Author: Alexander Dick, CEO of Alexander Lyons Solutions
During the Covid pandemic, thousands of organisations around the world were forced to switch to full-time remote working in a bid to curtail the spread of the disease. While this measure was initially intended to be temporary, the experience turned out to be a resounding success for those organisations who’d previously never dreamt of allowing their staff to work away from the office. Many even declared that they would retain hybrid working on a permanent basis, recognising the long-term advantages that doing so could provide for employee satisfaction and productivity. Others went further still, telling workers that they’d never need to return to the office again, and could carry out their role from home on a full-time basis instead – think Twitter under Jack Dorsey, Deloitte, or Shopify.
But despite the gushing plaudits that many organisations heaped upon the remote working phenomenon that the pandemic brought, attitudes towards it now seem to have cooled in places.
The great betrayal
Indeed, some companies, such as Amazon, Disney, and Starbucks– all of which had provided their fulsome support of remote working during and directly following the crisis – are now insisting that employees return to the office for three or four days a week. In all three cases, these revocations have prompted thousands of workers to launch petitions and internal memos, urging their bosses to reconsider.
Given the many benefits that remote working has provided, and the hard work that employees have done to make it such a success, it is understandable why so many now consider the U-turn that their employers have made on the matter to be a betrayal. And while some organisations may initially succeed in getting workers back into the office, this success will almost certainly be short lived, and their decision will come back to bite them on the backside.
This is because those businesses that are now backtracking on remote working have failed to recognise that the world of work has been fundamentally changed by the events of the past few years. The work-from-home revolution has made many employees view their jobs – and how they carry them out – in an entirely new light. Who knew that they could be trusted to do their jobs, and do them well, outside the confines of the office? It’s amazing what can be accomplished when employers treat their staff with respect, rather than as badly-behaved children, who must be kept in sight at all times to be prevented from running amok.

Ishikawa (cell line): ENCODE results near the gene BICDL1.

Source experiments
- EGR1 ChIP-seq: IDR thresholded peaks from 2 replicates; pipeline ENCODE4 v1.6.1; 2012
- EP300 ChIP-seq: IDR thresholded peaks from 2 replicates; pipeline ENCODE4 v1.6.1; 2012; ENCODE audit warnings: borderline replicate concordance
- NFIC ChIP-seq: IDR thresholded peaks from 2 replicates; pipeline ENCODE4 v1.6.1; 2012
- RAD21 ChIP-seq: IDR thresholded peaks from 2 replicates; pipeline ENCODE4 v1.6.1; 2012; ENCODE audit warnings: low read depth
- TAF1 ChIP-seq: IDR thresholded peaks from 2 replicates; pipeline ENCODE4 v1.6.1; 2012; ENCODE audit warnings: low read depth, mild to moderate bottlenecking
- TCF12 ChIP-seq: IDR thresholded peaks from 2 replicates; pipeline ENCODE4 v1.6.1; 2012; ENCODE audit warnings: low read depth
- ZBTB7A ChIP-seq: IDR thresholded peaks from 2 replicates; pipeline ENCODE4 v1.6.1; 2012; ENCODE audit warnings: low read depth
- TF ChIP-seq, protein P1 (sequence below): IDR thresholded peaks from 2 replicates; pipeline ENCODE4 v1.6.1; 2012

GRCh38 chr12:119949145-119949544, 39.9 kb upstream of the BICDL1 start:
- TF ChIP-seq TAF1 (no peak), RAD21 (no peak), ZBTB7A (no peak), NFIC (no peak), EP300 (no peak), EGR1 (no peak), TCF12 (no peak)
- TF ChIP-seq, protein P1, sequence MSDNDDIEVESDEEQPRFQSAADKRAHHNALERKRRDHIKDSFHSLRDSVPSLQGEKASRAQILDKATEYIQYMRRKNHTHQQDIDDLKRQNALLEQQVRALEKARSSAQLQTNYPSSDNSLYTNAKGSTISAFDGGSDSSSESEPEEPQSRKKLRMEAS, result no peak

Bosses must accept they no longer hold all the cards
With remote working having become so mainstream, the uncomfortable truth for those organisations renouncing the practice is that they no longer hold all the cards. If a worker wants to spend most or all of their time working from home, the fact of the matter is that they can now quite easily go and find exactly what they’re looking for. Bosses must recognise and accept this if they hope not only to retain their existing workforce, but also to attract new talent to their business. After all, data gathered by LinkedIn shows that more than a third of UK workers would quit their jobs if their employer demanded that they return to the office full time. By enforcing such a mandate, therefore, business leaders may be making a serious mistake that could lead them lose top talent to competitors.
As such, employers should seriously consider what they might stand to gain by maintaining their commitment to remote working. I’m not suggesting that they need to go to the extreme of closing down the office for good and going fully remote – while this may work for some organisations, it won’t for many others. But they should at least try to commit to some level of hybrid working if there’s no good reason why they can’t – workers will appreciate the gesture greatly, and be far more inclined to stick around.
They may not be exactly thrilled about it, but bosses need to accept that remote working is here to stay – the sooner they get with the program, the happier their employees will be, and their business will prosper as a result.